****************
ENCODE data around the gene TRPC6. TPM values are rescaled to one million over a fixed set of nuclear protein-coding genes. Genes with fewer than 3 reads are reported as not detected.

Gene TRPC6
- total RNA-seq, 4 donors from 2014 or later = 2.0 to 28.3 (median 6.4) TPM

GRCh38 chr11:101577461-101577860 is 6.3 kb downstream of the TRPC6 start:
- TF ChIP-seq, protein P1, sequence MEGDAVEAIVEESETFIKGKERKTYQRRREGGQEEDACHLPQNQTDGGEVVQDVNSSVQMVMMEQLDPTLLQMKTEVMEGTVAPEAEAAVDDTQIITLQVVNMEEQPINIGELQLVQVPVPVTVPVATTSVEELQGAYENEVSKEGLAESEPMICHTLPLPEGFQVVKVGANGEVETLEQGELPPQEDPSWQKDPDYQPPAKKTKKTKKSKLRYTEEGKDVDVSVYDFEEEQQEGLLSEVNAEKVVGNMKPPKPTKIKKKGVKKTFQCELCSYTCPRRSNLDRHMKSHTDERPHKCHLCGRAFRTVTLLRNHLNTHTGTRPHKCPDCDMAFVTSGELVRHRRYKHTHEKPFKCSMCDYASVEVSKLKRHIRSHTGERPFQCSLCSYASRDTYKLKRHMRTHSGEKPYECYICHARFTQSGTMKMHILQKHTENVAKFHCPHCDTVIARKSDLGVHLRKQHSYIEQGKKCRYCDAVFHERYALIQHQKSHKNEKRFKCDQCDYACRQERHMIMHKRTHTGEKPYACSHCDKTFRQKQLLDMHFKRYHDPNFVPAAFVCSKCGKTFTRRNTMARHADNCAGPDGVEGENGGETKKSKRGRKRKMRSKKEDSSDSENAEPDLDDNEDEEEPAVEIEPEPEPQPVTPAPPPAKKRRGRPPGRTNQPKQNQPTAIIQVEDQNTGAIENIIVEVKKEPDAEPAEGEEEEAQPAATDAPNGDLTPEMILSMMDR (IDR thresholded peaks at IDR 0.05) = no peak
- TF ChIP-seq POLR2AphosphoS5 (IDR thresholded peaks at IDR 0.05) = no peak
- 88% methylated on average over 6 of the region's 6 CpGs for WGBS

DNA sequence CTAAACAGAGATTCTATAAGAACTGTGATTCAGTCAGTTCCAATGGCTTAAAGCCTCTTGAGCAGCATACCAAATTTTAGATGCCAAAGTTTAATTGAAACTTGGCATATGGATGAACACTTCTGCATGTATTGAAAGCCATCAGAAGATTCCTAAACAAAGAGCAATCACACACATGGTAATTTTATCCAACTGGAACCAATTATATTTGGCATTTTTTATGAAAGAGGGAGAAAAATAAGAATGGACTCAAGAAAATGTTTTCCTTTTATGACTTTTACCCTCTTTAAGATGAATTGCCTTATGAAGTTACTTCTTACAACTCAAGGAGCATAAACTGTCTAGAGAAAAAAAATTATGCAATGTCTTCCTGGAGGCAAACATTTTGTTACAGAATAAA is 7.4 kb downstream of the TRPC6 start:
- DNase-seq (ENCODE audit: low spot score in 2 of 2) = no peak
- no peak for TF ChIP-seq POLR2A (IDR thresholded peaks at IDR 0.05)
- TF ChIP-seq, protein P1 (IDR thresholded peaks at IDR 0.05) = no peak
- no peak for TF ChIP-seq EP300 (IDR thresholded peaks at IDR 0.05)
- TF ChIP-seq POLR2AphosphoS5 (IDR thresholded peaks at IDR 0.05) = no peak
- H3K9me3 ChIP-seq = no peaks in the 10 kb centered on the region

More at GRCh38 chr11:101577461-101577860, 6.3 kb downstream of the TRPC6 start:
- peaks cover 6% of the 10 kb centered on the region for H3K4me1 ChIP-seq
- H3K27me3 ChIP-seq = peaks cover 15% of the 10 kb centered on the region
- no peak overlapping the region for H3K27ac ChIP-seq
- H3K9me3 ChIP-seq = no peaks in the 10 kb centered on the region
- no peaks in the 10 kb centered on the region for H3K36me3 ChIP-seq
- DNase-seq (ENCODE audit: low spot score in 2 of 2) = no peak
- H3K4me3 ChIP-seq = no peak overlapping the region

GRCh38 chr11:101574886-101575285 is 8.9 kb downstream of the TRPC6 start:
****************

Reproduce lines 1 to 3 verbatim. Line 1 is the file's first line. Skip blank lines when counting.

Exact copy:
ENCODE data around the gene TRPC6. TPM values are rescaled to one million over a fixed set of nuclear protein-coding genes. Genes with fewer than 3 reads are reported as not detected.

Gene TRPC6
- total RNA-seq, 4 donors from 2014 or later = 2.0 to 28.3 (median 6.4) TPM